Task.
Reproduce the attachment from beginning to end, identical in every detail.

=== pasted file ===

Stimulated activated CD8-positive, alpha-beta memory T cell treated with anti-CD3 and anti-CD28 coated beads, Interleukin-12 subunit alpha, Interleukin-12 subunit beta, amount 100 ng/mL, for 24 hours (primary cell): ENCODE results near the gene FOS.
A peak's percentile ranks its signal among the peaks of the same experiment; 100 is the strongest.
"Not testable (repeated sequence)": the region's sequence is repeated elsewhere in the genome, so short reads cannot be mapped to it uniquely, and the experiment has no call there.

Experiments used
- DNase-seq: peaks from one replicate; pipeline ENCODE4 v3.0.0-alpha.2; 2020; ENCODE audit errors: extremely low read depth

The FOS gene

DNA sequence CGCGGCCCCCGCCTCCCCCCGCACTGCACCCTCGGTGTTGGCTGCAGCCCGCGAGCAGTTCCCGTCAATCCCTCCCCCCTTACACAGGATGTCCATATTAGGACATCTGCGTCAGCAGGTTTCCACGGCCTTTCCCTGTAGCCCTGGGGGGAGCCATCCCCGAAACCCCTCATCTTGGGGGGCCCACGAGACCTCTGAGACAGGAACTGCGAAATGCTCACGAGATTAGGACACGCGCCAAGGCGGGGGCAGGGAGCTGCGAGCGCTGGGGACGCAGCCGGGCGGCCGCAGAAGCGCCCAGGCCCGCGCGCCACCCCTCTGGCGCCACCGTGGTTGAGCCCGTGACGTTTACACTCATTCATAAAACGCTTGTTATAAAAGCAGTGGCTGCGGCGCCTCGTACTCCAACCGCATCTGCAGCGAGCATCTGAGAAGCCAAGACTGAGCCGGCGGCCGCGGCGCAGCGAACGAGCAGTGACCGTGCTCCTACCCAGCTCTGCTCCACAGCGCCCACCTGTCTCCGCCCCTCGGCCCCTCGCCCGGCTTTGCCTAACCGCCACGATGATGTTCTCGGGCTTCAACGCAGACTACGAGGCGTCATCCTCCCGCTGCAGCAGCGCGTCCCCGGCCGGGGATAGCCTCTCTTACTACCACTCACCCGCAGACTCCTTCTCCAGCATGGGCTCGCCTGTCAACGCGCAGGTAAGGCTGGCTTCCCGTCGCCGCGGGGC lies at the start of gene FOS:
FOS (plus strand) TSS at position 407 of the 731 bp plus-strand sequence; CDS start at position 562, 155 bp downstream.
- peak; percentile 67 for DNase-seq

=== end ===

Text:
Stimulated activated CD8-positive, alpha-beta memory T cell treated with anti-CD3 and anti-CD28 coated beads, Interleukin-12 subunit alpha, Interleukin-12 subunit beta, amount 100 ng/mL, for 24 hours (primary cell): ENCODE results near the gene FOS.
A peak's percentile ranks its signal among the peaks of the same experiment; 100 is the strongest.
"Not testable (repeated sequence)": the region's sequence is repeated elsewhere in the genome, so short reads cannot be mapped to it uniquely, and the experiment has no call there.

Experiments used
- DNase-seq: peaks from one replicate; pipeline ENCODE4 v3.0.0-alpha.2; 2020; ENCODE audit errors: extremely low read depth

The FOS gene

DNA sequence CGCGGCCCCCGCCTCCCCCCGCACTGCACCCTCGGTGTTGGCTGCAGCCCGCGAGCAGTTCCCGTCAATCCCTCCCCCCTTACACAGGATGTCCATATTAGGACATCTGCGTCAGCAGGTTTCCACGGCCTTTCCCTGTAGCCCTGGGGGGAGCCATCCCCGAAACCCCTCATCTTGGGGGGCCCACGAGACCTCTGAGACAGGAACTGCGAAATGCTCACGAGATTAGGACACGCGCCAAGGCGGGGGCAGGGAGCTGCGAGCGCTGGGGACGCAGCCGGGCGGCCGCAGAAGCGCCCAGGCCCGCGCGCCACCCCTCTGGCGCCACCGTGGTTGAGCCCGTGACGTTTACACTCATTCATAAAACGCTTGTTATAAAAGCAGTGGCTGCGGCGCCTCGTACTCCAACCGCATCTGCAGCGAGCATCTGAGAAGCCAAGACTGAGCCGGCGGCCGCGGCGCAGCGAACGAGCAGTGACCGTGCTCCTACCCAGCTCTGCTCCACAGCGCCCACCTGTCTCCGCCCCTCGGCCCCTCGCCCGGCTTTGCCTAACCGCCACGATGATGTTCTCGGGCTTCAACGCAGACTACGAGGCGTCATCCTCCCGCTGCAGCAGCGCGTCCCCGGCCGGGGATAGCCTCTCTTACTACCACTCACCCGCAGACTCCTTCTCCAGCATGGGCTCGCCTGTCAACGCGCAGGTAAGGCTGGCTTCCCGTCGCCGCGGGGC lies at the start of gene FOS:
FOS (plus strand) TSS at position 407 of the 731 bp plus-strand sequence; CDS start at position 562, 155 bp downstream.
- peak; percentile 67 for DNase-seq